Metacognition, reading and causal attributions : a comparison of learning disabled and non learning disabled intermediate school children : a dissertation presented in partial fulfilment of the requirements for the degree of Doctor of Philosophy in Education at Massey University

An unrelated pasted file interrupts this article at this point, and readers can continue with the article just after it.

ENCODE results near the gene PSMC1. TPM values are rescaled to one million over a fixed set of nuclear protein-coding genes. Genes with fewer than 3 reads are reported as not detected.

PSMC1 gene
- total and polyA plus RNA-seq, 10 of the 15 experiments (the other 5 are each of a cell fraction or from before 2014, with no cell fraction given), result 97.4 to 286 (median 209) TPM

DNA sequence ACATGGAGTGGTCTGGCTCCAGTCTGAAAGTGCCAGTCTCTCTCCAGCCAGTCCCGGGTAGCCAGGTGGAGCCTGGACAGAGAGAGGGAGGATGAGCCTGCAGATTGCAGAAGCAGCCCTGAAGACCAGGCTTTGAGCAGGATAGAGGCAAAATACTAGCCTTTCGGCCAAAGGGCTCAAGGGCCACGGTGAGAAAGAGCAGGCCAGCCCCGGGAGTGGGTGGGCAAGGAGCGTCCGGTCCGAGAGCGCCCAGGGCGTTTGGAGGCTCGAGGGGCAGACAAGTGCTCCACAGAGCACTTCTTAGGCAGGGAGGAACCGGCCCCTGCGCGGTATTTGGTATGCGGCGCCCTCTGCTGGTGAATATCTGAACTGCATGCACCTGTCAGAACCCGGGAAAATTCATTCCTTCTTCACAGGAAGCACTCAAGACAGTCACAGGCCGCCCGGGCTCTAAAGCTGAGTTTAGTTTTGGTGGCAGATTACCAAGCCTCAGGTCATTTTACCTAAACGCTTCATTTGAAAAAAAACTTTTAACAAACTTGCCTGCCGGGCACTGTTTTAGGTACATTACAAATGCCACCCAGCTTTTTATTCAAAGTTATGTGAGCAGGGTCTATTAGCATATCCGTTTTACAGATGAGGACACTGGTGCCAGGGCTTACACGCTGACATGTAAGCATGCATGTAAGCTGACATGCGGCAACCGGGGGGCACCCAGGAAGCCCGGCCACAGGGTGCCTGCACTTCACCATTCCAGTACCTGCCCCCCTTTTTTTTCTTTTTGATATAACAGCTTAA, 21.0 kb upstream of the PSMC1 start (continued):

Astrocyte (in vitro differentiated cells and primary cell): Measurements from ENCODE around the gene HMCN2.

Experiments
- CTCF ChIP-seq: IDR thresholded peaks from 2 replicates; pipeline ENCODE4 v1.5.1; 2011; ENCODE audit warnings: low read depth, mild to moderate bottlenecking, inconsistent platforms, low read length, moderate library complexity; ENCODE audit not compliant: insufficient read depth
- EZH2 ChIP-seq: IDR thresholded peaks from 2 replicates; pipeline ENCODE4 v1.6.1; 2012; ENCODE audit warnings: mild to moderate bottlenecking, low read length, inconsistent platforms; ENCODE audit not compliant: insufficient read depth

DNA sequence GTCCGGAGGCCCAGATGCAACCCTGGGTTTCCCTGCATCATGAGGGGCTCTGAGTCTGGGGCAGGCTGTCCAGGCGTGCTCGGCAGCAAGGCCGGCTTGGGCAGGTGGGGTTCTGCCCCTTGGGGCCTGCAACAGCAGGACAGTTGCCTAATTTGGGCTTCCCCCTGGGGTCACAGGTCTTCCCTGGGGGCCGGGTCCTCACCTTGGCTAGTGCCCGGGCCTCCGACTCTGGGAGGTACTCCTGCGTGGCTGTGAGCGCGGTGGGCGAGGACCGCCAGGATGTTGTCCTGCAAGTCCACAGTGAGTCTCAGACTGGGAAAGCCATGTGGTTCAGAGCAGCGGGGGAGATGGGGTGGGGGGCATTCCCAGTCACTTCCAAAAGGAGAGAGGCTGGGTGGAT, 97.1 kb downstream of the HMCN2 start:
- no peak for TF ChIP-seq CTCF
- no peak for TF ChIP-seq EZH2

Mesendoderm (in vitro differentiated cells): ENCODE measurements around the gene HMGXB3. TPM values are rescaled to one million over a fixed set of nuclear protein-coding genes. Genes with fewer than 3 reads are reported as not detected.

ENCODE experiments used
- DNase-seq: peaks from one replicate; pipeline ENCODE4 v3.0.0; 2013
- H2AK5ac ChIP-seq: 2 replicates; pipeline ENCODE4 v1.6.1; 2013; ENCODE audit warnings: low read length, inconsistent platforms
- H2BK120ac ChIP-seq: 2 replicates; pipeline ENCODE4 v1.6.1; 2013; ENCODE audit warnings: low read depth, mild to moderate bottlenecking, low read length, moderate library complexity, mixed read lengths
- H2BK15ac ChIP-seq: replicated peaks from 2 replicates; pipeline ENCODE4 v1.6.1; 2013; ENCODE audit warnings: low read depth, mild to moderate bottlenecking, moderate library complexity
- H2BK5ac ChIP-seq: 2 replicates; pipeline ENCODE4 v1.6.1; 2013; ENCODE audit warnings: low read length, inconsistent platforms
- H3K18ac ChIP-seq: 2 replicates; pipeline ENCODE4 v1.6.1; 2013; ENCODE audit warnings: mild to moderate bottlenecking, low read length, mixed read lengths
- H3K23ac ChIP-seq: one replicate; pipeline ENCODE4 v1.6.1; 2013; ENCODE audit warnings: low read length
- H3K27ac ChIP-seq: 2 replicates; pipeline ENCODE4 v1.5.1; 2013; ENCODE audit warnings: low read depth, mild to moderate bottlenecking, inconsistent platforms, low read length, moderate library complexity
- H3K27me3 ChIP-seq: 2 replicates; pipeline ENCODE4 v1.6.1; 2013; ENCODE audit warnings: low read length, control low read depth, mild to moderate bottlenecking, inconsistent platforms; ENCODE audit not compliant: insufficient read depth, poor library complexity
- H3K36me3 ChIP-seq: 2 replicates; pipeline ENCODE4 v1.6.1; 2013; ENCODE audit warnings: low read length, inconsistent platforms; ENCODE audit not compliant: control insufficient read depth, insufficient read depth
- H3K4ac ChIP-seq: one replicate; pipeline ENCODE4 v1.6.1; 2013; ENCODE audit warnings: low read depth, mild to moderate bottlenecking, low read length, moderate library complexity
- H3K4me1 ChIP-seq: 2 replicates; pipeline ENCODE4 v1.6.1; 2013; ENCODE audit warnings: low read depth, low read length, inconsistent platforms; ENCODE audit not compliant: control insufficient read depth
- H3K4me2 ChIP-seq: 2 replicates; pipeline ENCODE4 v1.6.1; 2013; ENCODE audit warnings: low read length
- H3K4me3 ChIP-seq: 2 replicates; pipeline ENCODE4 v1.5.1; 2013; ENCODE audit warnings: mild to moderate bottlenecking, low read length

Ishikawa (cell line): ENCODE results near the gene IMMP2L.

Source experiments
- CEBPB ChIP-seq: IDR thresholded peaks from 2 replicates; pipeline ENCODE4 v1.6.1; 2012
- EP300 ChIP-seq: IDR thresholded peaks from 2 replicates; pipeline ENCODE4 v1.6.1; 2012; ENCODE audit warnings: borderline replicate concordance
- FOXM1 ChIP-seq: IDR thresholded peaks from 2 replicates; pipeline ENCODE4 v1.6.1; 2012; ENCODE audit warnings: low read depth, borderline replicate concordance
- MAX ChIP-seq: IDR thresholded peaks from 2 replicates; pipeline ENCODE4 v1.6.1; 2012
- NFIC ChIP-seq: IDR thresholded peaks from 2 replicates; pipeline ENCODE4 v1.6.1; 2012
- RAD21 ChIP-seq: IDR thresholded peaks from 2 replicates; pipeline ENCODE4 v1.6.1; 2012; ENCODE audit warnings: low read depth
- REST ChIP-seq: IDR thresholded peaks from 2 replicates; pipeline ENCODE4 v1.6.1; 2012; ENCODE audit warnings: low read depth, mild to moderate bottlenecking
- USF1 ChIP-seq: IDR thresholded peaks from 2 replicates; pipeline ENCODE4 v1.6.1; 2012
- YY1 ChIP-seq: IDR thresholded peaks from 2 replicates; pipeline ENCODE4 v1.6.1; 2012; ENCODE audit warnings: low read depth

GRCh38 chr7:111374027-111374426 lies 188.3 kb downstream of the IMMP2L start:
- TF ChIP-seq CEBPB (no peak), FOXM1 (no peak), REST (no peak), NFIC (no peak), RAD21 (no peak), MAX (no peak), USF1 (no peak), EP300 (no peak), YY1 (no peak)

Metacognitive knowledge, oral reading behaviour, comprehension monitoring, self perceptions of reading ability, and reading-related causal attributions in learning disabled (LD) and non learning disabled (NLD) children were investigated in this study. Sixty-nine Form Two pupils attending five intermediate schools in Palmerston North and Feilding were involved. The LD children were of average or above average intelligence, but underachieving in reading. The LD sample was operationally defined in terms of having a WISC-R IQ of 90 or above, with a PAT Reading Comprehension score equal to or less than the 16th percentile, or with a PAT Reading Comprehension score equal to or less than the 19th percentile and a PAT Reading Vocabulary score equal to or less than the 16th percentile. The LD sample (N=35) comprised 26 boys and 9 girls. The sample of NLD children was selected from pupils who had a WISC-R IQ score of 90 or above, with PAT Reading Comprehension and Reading Vocabulary scores greater than the 50th percentile and a Listening Comprehension score greater than the 30th percentile. As far as possible, the NLD group was matched to the LD group in terms of IQ. The NLD sample (N=34) comprised 19 boys and 15 girls. Data on metacognitive knowledge of strategies was obtained by administering the Reading Strategies for Meaning Scale and the Reading Strategies for Decoding Scale. Oral reading and comprehension monitoring behaviours were collected on passages which reflected the children's individual "easy" and "difficult" level. Comprehension monitoring was investigated by focusing particular attention on self correction behaviour and by the use of the Monitoring Device (Bleep) which permitted the investigation of on-line monitoring at the word level. At the conclusion of the oral reading self report data on awareness of monitoring and corrective strategy use were collected. This was referred to as the Self Report of Oral Reading Behaviour. In addition, three different instruments were developed in order to examine children's perceptions of their reading achievement and causal beliefs for success and failure in reading. The measures were the Causal Attribution Rating Scales, Reading Perception and Attribution Questionnaire, and Task-linked Perceptions and Causal Attributions. The study was conducted in two Phases. During Phase A the children's easy and difficult passage for oral reading was established and data on the children's reading-related perceptions and causal attributions were collected. Phase B consisted of administering the individual easy and difficult oral reading passages and the Monitoring Device (Bleep), collecting the Self Report of Oral Reading Behaviour data and administering the reading strategy scales. The picture of LD readers that has emerged is one not dissimilar to that of NLD readers. LD readers were shown to have similar metacognitive knowledge of positive strategies for gaining meaning from a story and decoding an unknown word compared with NLD readers. The evidence that LD readers have metacognitive knowledge was further supported by the results of the Self Report of Oral Reading Behaviour. In terms of describing monitoring and corrective strategy use, the reasons for such monitoring and for the selection of specific strategies and judgements about success and lack of success of fix-up activities, the LD readers revealed metacognitive competence. Therefore awareness of self-regulation was manifested by LD readers when specific self-generated reading events at two difficulty levels were examined. The reading behaviour and comprehension monitoring of the LD readers were also often similar to that of the NLD readers. Where differences did occur they frequently reflected performance on the difficult passage level. However, the reading behaviour of LD children also tended to be very erratic and highly individual in nature. In terms of self correction, as an index of comprehension monitoring, the LD readers were as proficient as their peers, indicating awareness of comprehension failure and an ability to implement corrective strategies. However, when analyses were undertaken combining the variables of self correction and linguistic cue use and meaning cue use, no clear pattern of behaviour appeared. The LD readers were also aware of comprehension breakdown as indicated by use of the Monitoring Device. Errors were signaled as frequently by LD readers as by NLD readers. On the easy passage, LD readers signaled self corrections as often as the NLD readers, but less often on the difficult passage. Again then, LD readers may be portrayed as competent metacomprehenders. However, when analyses involved signaled monitoring and linguistic cue use and meaning cue use inconsistent patterns emerged across difficulty levels and for correction type. Attributions for reading success to external factors and for reading failure to internal factors, coupled with low perceptions of in-class reading achievement were made by LD readers. These reflect a lack of self confidence and may lead to decreased persistence in effort, expectations of future failure and avoidance of tasks where difficulty has been previously experienced. Attributions for other children's reading success and failure and personal reading success and failure collected in an open-ended manner revealed no significant group differences. Similarly, attributions for comprehension and oral reading revealed no group differences. Task difficulty also did not differentiate the attributions made for the Task-linked Perceptions and Causal Attributions by the two groups. Roth groups perceived their understanding and oral reading on the easy passage as good or average, and as poor at the difficult level. Poor perceptions at the difficult level led to ascriptions of lack of ability by both groups. Several educational implications arising from this study were discussed. These relate to both assessment and instruction of LD children. In addition, a number of suggestions for future research were made. Most of these suggestions related to refinement in methodology, however, additional reading-related variables were also considered for future examination. Finally, while many similarities exist between LD and NLD readers in terms of metacognition, reading and causal attributions, this study has also revealed LD children need assistance with particular aspects of their reading and help in building a more positive self image. Meaningful learning opportunities where these concerns can become the focus of attention can only be achieved through suitable remedial intervention.